Reef Central Online Community

Home Forum Here you can view your subscribed threads, work with private messages and edit your profile and preferences View New Posts View Today's Posts

Find other members Frequently Asked Questions Search Reefkeeping online magazine for marine aquarists Support our sponsors and mention Reef Central

Go Back   Reef Central Online Community > General Interest Forums > Advanced Topics
Register Blogs FAQ Calendar Mark Forums Read


Thread Tools
Old 03/01/2018, 07:24 PM   #1
Registered Member
Join Date: Mar 2018
Posts: 1

I have been reefing for over a year now, and have been pretty successful at keeping corals. I just bought a beautiful Goniopora frag for $24.99. The shop owner told me that he hadn't been giving it any special attention, though I'm sure he at least used filter feeding food. I bought some Reef Roids and I have heard good things. So now for the questions,
1. How can I determine the species? I will try to include an image.
2. How can I tell if they are happy?
3. What is the formula for long term success with these? Low nutrients? Feeding? Something else?

Thank you for any help that you can provide.

Attached Images
File Type: jpg (39.0 KB, 83 views)
Glowy01 is offline   Reply With Quote
Old 03/02/2018, 05:24 AM   #2
Registered Member
mcgyvr's Avatar
Join Date: Sep 2003
Location: North Carolina
Posts: 14,473

Being blunt and having fun
mcgyvr is online now   Reply With Quote
Old 03/02/2018, 12:03 PM   #3
Registered Member
Join Date: Mar 2016
Posts: 1,290
It looks like a goniopora pandoranis. I am not sure if it is written like this . If it is fully expanding, it means it is happy. Check for tissue recession as it can sometimes have tissue recession while the rest of the coral looks normal.

My experience with Gonis is that they require more nitrate and phosphate than most LPS corals. I nature they are found in lagoons, so it would explain this requirement. That is an issue in an aquarium because it causes algae. It also makes them hard to keep with any SPS coral (and some LPS) since they are on the opposite end of the spectrum.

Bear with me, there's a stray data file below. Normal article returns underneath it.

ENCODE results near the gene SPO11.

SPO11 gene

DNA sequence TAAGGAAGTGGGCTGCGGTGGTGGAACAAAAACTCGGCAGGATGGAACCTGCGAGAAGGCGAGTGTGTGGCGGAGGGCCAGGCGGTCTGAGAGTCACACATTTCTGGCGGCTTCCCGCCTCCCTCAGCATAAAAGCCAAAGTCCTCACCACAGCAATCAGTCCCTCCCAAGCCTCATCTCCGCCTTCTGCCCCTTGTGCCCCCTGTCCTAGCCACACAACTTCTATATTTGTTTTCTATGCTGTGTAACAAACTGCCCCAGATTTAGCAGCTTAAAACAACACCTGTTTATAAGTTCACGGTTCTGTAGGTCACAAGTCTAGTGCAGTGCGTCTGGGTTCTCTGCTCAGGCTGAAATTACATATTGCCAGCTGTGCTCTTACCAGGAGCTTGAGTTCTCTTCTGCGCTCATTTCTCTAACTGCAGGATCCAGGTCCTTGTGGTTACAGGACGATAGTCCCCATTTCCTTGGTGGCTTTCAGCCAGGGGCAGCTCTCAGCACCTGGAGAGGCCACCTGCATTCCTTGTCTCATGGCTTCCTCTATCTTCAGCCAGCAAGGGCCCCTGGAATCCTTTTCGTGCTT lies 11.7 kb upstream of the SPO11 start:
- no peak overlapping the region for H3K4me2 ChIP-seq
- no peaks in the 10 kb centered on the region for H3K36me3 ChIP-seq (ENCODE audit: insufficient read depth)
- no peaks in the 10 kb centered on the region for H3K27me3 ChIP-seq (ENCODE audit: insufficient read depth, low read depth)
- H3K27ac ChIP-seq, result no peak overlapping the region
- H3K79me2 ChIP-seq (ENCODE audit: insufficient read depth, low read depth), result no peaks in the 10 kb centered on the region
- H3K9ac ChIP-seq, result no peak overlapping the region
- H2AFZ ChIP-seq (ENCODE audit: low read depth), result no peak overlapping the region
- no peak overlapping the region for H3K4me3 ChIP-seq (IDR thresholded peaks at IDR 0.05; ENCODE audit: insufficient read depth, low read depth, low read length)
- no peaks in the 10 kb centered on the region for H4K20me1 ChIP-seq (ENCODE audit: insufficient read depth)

Feeding is definitely a way to get around this although I am not sure how much of it is eating and how much of it is just absorbing the resulting N and P.

Tripod1404 is offline   Reply With Quote
Old 03/02/2018, 05:38 PM   #4
Registered Bumm
BeachBumm's Avatar
Join Date: Apr 2009
Location: South Florida
Posts: 134
Do not keep it too close to that frog spawn , it will sting it .

BeachBumm is offline   Reply With Quote
Old 03/07/2018, 03:45 PM   #5
Registered Member
gonioporagirl's Avatar
Join Date: Mar 2018
Posts: 24
I have a goniopora in my tank and it has been happy and healthy for a long time. They are pretty picky with the water quality but they do like some nutrients in the tank. In the wild, they live in very nutrient rich water. I recommend medium to high flow, medium light. I would also feed them very small particulate foods multiple times a week (I just feed reef roids). They are very aggressive corals, so i would keep it away from other corals in the tank as it could sting them. If you have a clownfish in the tank they will probably try to host it but this often results in the goniopora closing up.

gonioporagirl is offline   Reply With Quote
Old 03/07/2018, 08:02 PM   #6
fishing guide
Registered Member
Join Date: Jan 2016
Posts: 24

Too close to the Hammer!

fishing guide is offline   Reply With Quote

Thread Tools

Posting Rules
You may not post new threads
You may not post replies
You may not post attachments
You may not edit your posts

BB code is On
Smilies are On
[IMG] code is On
HTML code is On

Forum Jump

All times are GMT -6. The time now is 08:13 AM.

TapaTalk Enabled

Powered by vBulletin® Version 3.8.4
Copyright ©2000 - 2018, Jelsoft Enterprises Ltd.
Powered by Searchlight © 2018 Axivo Inc.
Use of this web site is subject to the terms and conditions described in the user agreement.
Reef CentralTM Reef Central, LLC. Copyright 1999-2014